Vernonia's voice. (Vernonia, OR) 2007-current, January 01, 2008, Page 13, Image 13

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Inmates Have Huge Impact in Time of Need
By Scott Laird
As Vernonia was in the midst of recovering from the
Flood of 2007, a public meeting was held on December
15, twelve days after the disaster. Many of the different
outside organizations that had come to assist the com-
munity were represented and introduced at the meeting.
“They really stepped up and went above and beyond
what we expected. Some of them became real leaders
and crew bosses.”
“We sent them off with a ceremony,” said interim City
Administrator Aldie Howard. “There
were tears everywhere. They were just
great.” Howard presented each inmate
with a letter of recognition and thanks
from the citizens of Vernonia, express-
ing our gratitude and wishing them each
a successful future.
The initial crews came from the Mill
Creek, Columbia River, South Fork and
Multnomah County facilities. They in-
cluded almost 200 inmates, guards and a
mobile kitchen that provided three meals
a day not only for the work crews, but for
any one else who was hungry including
community volunteers, emergency per-
sonnel and city staff.
These included the Red Cross, FEMA, the Department
of Health, ODOT, state politicians, and even a repre-
sentative from Governor Kulongoski’s office. But by
far the largest ovation was reserved for the representa-
tives from the Oregon Department of Corrections.
Anyone who was in Vernonia during the first few
weeks of the flood recovery had only rave reviews of
the inmate crews who were brought in to assist with
the clean up efforts. The inmates could be seen ev-
erywhere you looked, loading and unloading supplies,
chopping firewood, stocking shelves as the Food Bank
reopened, sorting garbage, and mostly cleaning up de-
bris that residents had hauled from their homes to the
street. Everyone had great things to say about their ef-
“I can’t say enough about those guys,” said Bob Stack-
lie, who was working at the Vernonia Cares Food Bank.
of supervision,” said Griggs. “These are all prison-
ers who have earned this right to be on these crews.
It’s a real perk for them.” Griggs explained that all
prisoners, must by law, either work or be in programs
like education or parenting classes for forty hours each
week. The outdoor work crews are the most sought
after positions.
“This has been a great experience for us,”
said Chane Griggs of the Department of Corrections.
Griggs explained that Or-
egon is at the forefront
in sending prison inmate
crews for emergency re-
sponse, and disaster relief.
“It’s a great resource. We
do firefighting in the sum-
mer, but this is the first
time we responded to a
community emergency in
this way. I think a lot of
other states will be looking
at this idea, since this has
been so successful.”
One of many great stories that involved the inmate
crews, was the story of Doobie, the lost pug. Doobie
had been missing for seven days when an inmate crew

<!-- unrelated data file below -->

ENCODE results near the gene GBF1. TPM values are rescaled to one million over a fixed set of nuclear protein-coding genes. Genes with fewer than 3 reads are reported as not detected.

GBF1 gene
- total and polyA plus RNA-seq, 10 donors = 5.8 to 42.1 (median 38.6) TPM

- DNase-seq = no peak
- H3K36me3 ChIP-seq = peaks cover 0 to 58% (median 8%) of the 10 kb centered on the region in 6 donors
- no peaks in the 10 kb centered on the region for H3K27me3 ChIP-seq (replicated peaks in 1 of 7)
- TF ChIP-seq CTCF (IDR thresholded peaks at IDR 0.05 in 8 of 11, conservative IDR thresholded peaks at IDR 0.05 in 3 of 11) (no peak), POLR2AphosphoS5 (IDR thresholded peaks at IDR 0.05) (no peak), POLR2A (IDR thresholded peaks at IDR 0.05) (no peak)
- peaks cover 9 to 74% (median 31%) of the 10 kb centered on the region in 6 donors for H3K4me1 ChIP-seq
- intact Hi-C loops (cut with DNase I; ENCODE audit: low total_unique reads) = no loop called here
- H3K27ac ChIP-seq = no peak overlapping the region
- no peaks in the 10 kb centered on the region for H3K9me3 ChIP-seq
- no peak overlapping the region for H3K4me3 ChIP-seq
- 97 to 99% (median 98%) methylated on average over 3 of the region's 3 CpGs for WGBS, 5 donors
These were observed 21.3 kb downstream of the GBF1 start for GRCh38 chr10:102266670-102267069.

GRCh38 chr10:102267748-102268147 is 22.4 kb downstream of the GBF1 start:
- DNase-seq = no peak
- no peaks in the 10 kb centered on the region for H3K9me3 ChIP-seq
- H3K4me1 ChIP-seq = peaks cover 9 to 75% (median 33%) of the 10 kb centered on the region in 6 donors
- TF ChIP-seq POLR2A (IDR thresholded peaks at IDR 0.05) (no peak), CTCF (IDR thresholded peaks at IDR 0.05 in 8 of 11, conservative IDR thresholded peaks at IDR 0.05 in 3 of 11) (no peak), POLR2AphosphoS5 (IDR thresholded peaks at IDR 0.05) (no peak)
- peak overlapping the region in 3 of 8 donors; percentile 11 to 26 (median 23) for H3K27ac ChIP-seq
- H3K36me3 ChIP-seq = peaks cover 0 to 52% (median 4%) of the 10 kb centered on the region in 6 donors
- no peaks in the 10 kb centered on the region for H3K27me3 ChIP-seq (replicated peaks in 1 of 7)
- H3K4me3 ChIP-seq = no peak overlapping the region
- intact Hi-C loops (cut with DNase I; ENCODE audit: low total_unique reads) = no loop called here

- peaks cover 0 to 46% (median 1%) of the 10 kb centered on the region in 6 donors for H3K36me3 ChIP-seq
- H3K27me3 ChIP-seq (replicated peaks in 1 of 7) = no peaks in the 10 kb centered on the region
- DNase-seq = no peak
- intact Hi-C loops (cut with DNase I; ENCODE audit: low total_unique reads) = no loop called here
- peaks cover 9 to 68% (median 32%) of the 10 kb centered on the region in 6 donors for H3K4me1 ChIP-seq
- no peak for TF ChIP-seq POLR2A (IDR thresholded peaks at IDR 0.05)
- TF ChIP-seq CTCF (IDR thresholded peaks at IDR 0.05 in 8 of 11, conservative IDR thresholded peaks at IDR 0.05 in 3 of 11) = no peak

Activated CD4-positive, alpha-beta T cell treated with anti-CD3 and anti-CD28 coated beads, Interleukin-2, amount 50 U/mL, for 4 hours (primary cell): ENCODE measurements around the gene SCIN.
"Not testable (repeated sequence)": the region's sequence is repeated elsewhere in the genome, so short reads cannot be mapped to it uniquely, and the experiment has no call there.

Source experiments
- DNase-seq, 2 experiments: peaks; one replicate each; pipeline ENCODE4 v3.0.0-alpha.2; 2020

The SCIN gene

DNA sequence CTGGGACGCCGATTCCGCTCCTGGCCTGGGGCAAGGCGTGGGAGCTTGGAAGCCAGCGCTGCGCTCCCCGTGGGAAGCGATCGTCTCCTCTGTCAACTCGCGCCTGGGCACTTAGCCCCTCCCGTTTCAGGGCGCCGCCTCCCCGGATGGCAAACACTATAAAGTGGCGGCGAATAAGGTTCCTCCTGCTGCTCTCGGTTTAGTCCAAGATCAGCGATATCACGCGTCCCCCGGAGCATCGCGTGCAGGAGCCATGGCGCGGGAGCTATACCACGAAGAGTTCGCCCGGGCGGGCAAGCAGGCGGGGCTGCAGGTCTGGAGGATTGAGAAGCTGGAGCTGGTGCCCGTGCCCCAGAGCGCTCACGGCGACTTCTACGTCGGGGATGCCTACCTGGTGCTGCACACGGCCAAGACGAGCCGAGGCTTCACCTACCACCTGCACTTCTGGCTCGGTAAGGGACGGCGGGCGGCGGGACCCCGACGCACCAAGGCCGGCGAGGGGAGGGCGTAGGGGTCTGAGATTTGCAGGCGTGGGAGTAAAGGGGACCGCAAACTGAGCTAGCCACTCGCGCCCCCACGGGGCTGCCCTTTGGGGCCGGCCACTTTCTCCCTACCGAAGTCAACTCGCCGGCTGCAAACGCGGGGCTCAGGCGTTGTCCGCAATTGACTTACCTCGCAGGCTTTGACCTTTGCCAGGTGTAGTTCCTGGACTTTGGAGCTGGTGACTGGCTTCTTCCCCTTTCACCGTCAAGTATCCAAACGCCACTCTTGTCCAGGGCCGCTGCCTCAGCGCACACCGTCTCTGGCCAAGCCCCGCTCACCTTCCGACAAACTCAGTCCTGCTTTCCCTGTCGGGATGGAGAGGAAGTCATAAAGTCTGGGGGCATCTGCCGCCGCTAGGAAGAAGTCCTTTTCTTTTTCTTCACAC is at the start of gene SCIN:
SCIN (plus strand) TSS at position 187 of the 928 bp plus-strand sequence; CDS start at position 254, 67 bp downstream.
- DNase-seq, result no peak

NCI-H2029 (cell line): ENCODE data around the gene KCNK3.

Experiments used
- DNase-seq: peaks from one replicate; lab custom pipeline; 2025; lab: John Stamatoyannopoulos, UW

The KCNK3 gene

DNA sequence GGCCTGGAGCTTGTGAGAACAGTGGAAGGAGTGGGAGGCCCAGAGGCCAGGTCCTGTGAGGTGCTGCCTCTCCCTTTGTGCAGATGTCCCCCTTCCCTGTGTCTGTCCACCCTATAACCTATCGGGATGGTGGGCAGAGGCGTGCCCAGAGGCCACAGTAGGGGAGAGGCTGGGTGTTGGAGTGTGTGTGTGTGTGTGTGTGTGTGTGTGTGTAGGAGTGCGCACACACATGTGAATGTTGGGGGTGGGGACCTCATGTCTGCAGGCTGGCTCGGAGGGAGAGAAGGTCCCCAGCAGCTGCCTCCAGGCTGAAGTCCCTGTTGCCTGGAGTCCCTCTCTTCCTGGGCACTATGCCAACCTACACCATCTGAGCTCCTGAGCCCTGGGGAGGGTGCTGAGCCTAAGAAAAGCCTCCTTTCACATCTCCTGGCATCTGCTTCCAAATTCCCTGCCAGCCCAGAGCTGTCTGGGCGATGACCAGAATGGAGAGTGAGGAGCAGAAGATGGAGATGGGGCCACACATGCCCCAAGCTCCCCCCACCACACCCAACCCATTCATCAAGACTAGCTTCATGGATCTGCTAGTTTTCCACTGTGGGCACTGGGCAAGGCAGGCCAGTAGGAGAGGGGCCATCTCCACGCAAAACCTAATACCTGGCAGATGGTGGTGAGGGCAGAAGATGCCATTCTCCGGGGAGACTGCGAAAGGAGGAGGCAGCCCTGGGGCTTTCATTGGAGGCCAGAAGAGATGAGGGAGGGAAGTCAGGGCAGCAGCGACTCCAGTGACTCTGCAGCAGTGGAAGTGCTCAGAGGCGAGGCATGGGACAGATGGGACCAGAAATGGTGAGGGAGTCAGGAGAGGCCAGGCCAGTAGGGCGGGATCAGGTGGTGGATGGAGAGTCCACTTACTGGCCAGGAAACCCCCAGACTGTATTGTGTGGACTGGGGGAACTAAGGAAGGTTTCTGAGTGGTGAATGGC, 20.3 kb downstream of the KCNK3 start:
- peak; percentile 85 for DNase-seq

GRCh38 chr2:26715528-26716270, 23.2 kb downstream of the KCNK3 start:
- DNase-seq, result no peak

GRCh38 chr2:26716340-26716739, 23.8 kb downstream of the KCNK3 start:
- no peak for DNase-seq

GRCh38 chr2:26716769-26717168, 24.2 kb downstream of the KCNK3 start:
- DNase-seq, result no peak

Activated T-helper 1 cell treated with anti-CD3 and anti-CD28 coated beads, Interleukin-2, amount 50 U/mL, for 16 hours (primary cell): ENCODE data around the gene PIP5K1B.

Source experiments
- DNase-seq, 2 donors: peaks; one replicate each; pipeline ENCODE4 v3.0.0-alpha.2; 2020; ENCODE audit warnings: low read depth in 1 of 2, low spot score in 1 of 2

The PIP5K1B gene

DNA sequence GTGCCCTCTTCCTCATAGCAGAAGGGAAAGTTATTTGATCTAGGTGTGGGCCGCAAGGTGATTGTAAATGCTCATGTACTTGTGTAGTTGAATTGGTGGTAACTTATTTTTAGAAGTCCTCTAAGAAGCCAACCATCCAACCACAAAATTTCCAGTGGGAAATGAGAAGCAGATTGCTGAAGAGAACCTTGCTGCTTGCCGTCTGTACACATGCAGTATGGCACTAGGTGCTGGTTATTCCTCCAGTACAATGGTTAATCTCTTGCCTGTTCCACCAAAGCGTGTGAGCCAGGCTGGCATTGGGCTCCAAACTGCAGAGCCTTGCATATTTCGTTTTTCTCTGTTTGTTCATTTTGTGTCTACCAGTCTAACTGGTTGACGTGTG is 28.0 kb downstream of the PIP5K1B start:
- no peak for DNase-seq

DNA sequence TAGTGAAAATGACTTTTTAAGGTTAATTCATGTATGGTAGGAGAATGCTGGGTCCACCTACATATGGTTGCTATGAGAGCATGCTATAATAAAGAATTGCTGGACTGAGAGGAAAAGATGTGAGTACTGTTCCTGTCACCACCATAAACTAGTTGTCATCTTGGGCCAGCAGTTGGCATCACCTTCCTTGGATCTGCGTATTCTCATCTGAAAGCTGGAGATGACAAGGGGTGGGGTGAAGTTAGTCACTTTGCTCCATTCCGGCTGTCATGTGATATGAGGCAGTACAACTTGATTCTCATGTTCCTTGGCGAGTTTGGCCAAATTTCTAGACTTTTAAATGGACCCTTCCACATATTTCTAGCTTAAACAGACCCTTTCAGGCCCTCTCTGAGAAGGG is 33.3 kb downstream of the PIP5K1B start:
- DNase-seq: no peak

noticed a small dog running around loose. Later they
saw posters for the
lost dog, and were
able to reunite Doo-
bie with her own-
ers. “If it wasn’t for
them, we wouldn’t
have got her back,”
said owner Julie
Mickey. The in-
mates didn’t even
ask about the re-
ward that had been
offered for Doobie’s
safe return.
Inmates that were sent out on the crews came from
minimum security facilities, are considered low risk,
and are close to their release date. “We sent plenty
“We are very proud of our Department,” said Griggs.
“It was a great opportunity to show the work that we
can do.”
Lincoln Grade School Volunteers- Out of Sight, But Not Out of Mind
By Scott Laird
When the flood hit Vernonia Decem-
ber 3, there were limited spaces avail-
able that could be used as recovery
centers. One location that has gotten
extensive use is the old Lincoln Grade
School which has been sitting empty
on the hill overlooking town for the
last few years. Though it was not
centrally located nor as visible as the
other relief centers in town, Lincoln
grade school became a focal point for
flood victims recovery efforts.
The Lincoln school was initially set up as an overnight shelter on the first day of flood-
ing. It provided shelter and food for fifty-two
people who were stranded on the east side of
town. Synda Allen opened the building and
helped establish the shelter that first night.
Because there was no kitchen facility that
was operational in the building, those shel-
tered there were moved to the permanent
location at Cedar Ridge the next day. And
that’s when things really got busy at the old
Current owner Bud Dow graciously kept the
building open, and allowed it to be used as a
much needed distribution center for clothing
and furniture. And then the donations began
pouring in. Synda Allen, Mona Peyton and
Lee Seibert worked tirelessly to organize, sort
and display the literally tons of clothing that be-
gan arriving almost immediately. “It was just
such a wonderful outpouring,” said Synda, as
she gave me a tour of the clothing facility. The
amount of donations quickly outgrew the two floors,
and large tents were brought in just to house all the
furniture. The clothing operation filled the school.
“I did this in ‘96,” Synda said. “And this far sur-
passes what we received then.”
The Salvation Army was eventually asked to come
in and help manage the distribution project that the
Vernonia Volunteers has established. For the first
few weeks it took a minimum of twenty people to sort, clean, and run the center.
“Those folks up there on the hill just did an outstanding job,” said Interim City Administrator
Aldie Howard. “They worked so hard. They deserve as much recognition as anyone.”
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